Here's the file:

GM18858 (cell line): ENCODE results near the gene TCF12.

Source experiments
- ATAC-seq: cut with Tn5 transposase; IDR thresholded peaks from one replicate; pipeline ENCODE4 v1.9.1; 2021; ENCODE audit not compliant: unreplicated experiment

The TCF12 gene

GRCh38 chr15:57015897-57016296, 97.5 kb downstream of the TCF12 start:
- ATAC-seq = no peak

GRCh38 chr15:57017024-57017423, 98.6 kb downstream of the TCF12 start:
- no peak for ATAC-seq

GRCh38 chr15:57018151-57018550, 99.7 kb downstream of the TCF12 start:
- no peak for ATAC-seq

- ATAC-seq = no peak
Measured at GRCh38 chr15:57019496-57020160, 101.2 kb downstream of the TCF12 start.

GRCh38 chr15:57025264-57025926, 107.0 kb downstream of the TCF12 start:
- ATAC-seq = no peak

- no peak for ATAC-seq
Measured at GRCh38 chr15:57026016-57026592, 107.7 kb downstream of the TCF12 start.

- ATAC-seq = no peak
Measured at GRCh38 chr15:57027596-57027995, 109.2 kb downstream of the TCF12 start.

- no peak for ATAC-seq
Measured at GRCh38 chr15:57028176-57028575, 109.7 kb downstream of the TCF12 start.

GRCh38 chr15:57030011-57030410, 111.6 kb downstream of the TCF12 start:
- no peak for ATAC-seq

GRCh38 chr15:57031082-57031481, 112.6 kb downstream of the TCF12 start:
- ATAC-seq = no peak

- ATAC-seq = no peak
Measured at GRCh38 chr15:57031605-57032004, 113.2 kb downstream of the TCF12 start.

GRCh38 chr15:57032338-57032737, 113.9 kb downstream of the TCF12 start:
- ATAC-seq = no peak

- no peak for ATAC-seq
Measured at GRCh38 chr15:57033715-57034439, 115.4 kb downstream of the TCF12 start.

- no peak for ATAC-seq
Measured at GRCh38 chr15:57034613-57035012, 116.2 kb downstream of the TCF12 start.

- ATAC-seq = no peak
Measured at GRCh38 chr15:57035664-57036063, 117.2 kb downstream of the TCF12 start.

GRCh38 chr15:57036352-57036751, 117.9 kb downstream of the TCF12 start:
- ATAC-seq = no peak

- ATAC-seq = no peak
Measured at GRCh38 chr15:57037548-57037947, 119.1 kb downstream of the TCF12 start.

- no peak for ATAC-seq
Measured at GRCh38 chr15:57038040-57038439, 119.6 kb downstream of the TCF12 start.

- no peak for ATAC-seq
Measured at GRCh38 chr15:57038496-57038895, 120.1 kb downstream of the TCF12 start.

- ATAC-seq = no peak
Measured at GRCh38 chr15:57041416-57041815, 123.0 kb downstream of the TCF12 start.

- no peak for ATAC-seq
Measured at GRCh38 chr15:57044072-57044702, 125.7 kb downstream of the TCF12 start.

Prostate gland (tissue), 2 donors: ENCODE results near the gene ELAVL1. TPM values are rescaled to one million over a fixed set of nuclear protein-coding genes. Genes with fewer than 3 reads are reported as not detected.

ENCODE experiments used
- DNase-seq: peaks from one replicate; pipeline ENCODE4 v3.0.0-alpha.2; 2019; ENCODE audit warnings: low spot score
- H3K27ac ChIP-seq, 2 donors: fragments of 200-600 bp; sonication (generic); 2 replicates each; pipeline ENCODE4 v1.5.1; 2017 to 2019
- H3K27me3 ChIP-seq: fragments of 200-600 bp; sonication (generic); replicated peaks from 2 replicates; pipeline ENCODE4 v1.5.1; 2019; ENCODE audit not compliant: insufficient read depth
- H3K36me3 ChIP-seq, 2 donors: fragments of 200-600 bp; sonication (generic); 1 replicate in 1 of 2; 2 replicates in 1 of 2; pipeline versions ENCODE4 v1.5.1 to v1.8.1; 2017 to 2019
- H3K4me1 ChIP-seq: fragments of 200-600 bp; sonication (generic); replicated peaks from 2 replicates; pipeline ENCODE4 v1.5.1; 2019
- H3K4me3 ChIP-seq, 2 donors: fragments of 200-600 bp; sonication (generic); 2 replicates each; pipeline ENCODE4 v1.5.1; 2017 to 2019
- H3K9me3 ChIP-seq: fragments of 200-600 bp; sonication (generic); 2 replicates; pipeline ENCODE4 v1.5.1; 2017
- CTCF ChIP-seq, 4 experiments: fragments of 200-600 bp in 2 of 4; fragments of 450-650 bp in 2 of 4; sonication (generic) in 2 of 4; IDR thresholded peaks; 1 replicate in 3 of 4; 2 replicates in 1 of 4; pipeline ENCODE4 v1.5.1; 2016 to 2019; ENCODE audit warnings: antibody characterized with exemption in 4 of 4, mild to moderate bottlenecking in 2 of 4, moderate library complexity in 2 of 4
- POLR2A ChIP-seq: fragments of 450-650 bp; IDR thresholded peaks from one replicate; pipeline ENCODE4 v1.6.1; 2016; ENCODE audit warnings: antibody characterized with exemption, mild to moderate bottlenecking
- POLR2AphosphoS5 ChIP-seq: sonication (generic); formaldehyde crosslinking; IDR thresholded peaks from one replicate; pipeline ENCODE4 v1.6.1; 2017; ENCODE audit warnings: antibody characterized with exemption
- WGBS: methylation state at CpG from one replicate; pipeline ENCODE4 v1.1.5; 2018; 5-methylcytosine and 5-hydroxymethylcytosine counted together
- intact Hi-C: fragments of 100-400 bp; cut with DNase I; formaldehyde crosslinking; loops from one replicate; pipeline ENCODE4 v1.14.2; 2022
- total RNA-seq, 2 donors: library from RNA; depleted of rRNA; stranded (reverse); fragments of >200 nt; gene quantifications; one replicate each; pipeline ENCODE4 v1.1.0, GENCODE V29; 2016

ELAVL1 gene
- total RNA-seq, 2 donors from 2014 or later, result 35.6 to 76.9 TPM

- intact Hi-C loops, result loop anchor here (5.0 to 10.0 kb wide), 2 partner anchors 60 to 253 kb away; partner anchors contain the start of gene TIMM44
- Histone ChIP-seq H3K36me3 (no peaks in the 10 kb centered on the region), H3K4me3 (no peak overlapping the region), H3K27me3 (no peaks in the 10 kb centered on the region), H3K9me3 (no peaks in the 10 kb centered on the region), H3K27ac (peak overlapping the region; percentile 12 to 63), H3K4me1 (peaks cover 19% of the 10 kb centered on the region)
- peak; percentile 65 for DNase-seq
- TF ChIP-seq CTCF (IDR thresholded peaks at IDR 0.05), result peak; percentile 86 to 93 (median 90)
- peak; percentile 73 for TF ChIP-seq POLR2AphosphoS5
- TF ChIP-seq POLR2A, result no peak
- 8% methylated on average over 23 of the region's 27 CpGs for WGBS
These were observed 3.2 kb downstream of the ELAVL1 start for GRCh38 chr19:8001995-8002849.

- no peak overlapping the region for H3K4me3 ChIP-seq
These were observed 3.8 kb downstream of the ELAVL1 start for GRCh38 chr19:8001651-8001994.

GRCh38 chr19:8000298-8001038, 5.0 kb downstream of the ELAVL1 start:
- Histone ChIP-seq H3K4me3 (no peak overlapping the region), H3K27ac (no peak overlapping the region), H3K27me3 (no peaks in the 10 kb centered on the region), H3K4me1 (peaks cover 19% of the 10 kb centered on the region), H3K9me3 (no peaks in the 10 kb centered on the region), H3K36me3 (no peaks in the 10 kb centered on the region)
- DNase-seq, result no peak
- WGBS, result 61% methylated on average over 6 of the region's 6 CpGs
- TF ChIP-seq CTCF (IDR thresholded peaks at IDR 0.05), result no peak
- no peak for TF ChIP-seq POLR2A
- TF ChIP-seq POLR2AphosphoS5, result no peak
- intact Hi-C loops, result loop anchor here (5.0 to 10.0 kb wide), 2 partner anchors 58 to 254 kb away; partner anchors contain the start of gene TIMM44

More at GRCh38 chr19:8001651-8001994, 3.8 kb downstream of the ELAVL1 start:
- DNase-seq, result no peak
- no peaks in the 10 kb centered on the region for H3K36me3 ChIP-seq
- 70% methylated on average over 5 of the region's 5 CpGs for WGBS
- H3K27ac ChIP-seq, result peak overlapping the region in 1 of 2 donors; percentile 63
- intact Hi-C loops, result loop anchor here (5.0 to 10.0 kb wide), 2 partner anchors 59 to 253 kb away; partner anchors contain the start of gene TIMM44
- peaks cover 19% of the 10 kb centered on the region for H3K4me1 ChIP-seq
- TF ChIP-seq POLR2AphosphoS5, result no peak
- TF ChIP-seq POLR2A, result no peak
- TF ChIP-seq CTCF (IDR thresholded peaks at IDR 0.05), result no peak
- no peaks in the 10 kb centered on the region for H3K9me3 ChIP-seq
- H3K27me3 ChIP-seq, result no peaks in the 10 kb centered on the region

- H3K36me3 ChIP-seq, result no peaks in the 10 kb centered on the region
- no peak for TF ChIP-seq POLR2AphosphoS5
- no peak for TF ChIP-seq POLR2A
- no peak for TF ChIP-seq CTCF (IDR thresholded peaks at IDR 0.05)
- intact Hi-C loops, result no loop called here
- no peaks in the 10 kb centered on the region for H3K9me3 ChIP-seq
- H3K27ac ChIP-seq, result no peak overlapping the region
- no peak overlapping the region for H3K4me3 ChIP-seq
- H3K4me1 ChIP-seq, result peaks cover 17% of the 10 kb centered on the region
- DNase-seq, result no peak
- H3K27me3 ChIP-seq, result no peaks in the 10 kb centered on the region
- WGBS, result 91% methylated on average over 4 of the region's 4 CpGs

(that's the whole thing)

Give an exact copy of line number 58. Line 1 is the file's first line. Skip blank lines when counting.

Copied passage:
- POLR2AphosphoS5 ChIP-seq: sonication (generic); formaldehyde crosslinking; IDR thresholded peaks from one replicate; pipeline ENCODE4 v1.6.1; 2017; ENCODE audit warnings: antibody characterized with exemption